Talking of unearthly beings there’s a strange polka-dotted pixie causing a stir at Rock City. An angelic crop of peroxide hair flops in his eyes as pop’s crown prince Patrick Wolf emerges like a ghostly apparition flanked by his band of merry violin-toting deviants, armed to the back-teeth with avant-pop ditties and Flemish gypsy folk (probably). He’s a musical chameleon, constantly changing the theme of the performance, recklessly charging into the crowd wearing little more than a tramp’s vest one minute, genially tinkering on the ivories the next.

He’s in stark contrast to what’s occurring downstairs in the basement, where Baddies’ arch commuter-punk is a sobering sight. Their forte is sub-three minute volleys of punk and their songs are like Green Day demos left over from the Dookie sessions.

Back upstairs and the biggest crowd of the day so far is building for Ladyhawke’s ritzy, glitzy synth-pop. It’s bright, ebullient stuff, but her vocals could benefit from a tad more volume. Nevertheless, the hits are sparkling pearls, none more so than the blissful Paris Is Burning and the effervescent show-stopper My Delirium, which gets the whole place jumping.

Descending again it’s Dinosaur Pile-Up in the basement – the chalk to Ladyhawke’s cheese. With crunching guitars, quiet/loud/quiet/very loud dynamics, they’re advocates of Weezer’s dumb-rock heritage.

Bringing the sexy back are St Albans’ funk soul brothers Friendly Fires. It’s physically impossible not to move to their fun-time grooves, their swinging party pop and freaky disco soul. Literally everyone is throwing shapes, including lead singer Ed whose snake-hipped movements ensure girls want him and boys want to be him. Skeleton Boy, Jump In The Pool and Paris are all slinky triumphs.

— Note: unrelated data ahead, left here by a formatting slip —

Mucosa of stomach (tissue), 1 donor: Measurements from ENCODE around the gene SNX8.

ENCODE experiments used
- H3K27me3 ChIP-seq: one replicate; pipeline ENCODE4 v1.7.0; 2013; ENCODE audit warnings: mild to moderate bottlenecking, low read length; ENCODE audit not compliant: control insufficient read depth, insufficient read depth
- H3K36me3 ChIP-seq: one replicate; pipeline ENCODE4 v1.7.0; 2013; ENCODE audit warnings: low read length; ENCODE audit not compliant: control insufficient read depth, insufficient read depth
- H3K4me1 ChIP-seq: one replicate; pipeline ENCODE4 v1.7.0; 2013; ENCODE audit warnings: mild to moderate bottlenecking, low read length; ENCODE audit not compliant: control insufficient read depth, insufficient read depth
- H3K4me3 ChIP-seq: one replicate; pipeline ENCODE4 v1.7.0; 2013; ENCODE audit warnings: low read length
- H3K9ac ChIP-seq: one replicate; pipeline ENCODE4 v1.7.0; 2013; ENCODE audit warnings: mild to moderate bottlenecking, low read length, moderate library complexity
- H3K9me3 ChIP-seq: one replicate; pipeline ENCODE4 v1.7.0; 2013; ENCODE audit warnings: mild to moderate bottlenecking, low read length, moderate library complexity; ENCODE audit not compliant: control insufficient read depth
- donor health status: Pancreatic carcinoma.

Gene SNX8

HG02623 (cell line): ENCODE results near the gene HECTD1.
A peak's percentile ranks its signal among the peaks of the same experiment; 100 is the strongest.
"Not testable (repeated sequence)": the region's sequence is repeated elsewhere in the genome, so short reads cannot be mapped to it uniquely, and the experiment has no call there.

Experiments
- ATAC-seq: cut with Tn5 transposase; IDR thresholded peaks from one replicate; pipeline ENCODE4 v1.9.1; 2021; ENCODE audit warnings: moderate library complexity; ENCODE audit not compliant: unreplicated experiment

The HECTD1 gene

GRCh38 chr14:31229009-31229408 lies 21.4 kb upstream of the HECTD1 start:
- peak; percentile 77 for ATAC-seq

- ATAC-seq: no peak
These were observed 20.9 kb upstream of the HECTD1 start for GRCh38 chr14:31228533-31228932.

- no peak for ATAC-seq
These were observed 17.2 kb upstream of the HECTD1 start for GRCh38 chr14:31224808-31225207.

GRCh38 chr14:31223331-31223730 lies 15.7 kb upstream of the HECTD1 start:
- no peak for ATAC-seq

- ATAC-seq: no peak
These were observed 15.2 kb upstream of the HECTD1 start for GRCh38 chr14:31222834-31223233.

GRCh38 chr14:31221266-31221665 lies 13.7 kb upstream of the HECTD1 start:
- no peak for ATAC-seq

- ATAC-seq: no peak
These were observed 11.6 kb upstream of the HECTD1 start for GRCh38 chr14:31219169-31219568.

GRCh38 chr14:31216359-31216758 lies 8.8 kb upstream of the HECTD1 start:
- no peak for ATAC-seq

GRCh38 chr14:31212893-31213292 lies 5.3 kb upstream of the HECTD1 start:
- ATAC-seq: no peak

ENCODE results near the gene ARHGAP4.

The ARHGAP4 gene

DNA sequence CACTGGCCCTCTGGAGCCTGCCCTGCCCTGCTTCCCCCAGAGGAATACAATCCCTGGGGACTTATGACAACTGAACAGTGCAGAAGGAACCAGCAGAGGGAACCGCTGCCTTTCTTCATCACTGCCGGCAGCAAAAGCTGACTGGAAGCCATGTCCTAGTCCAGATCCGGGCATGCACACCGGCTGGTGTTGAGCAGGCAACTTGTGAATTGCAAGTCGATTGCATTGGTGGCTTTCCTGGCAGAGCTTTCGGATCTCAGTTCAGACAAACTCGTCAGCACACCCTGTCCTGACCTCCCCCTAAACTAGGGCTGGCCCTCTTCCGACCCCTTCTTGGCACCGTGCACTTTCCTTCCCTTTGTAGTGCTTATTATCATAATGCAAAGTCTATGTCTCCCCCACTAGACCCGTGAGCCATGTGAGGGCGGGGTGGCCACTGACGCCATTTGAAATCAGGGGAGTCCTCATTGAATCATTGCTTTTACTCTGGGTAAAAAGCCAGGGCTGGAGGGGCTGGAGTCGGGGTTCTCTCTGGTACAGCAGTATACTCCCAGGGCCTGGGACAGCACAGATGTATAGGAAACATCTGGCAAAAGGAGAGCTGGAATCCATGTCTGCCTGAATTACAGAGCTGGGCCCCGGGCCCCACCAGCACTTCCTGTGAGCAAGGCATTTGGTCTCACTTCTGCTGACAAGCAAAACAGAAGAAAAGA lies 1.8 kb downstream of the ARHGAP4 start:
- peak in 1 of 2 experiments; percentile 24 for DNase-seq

Elsewhere the disparate sound of incendiary post-punk can just be heard emanating from the basement. It’s the work of Future of the Left, founders of the Cardiff punk scene and remnants of seminal Welsh punk titans Mclusky and Jarcrew. They not only supply a raucous alternative to the funk upstairs but their intermittent comedy is welcome also.

There’s nothing remotely funny about Crystal Antlers over at Stealth though. They seem to be here to denounce the party spirit with their jarring, apocalyptic doom-rock. They’d be the perfect band to play at the party at the end of the world, not as the warm-up to Stealth’s all-night disco frenzy. Needless to say their set gets a muted response and everyone hastily makes for the exit and heads towards the Rescue Rooms where Little Boots is about to shake her derriere.

Through a thick mist she appears attached to a Unicorn balloon and rewards the packed audience – seriously, you couldn’t slip a credit card through the gaps between people – with her exhilaratingly squelchy Italo-disco and glitchy future-pop. It’s a tonic to invigorate the now heavily intoxicated crowd. Her promiscuous new single New In Town tilts the crowd one way and then the next and Stuck on Repeat jerks like a massive electro wildebeest riddled with an infestation of beeps and bleeps.

Into the night various DJs coax out all manner of sounds, from electro-funk to Martian jazz, but before you can say “Quick, Annie Mac is playing La Roux”, the non-stop musical travelling circus is over for another year. And by 5.30am the sun is out again…